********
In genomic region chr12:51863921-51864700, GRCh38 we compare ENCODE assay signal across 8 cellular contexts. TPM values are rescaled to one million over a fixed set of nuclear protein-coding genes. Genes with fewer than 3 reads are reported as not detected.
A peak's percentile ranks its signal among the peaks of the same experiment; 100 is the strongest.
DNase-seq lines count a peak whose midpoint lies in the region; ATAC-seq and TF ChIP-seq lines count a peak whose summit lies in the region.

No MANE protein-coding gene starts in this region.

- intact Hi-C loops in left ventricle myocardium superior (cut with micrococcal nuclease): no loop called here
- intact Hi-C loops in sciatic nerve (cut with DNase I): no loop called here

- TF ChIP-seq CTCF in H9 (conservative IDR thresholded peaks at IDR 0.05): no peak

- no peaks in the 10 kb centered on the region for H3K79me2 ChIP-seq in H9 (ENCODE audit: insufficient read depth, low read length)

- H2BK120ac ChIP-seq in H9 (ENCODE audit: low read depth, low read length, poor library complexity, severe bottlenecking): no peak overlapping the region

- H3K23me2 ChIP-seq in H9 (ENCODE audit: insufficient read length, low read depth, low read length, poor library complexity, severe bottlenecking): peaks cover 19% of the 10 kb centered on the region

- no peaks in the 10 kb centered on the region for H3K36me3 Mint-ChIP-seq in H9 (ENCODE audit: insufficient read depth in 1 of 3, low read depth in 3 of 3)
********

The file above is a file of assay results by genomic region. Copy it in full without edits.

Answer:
In genomic region chr12:51863921-51864700, GRCh38 we compare ENCODE assay signal across 8 cellular contexts. TPM values are rescaled to one million over a fixed set of nuclear protein-coding genes. Genes with fewer than 3 reads are reported as not detected.
A peak's percentile ranks its signal among the peaks of the same experiment; 100 is the strongest.
DNase-seq lines count a peak whose midpoint lies in the region; ATAC-seq and TF ChIP-seq lines count a peak whose summit lies in the region.

No MANE protein-coding gene starts in this region.

- intact Hi-C loops in left ventricle myocardium superior (cut with micrococcal nuclease): no loop called here
- intact Hi-C loops in sciatic nerve (cut with DNase I): no loop called here

- TF ChIP-seq CTCF in H9 (conservative IDR thresholded peaks at IDR 0.05): no peak

- no peaks in the 10 kb centered on the region for H3K79me2 ChIP-seq in H9 (ENCODE audit: insufficient read depth, low read length)

- H2BK120ac ChIP-seq in H9 (ENCODE audit: low read depth, low read length, poor library complexity, severe bottlenecking): no peak overlapping the region

- H3K23me2 ChIP-seq in H9 (ENCODE audit: insufficient read length, low read depth, low read length, poor library complexity, severe bottlenecking): peaks cover 19% of the 10 kb centered on the region

- no peaks in the 10 kb centered on the region for H3K36me3 Mint-ChIP-seq in H9 (ENCODE audit: insufficient read depth in 1 of 3, low read depth in 3 of 3)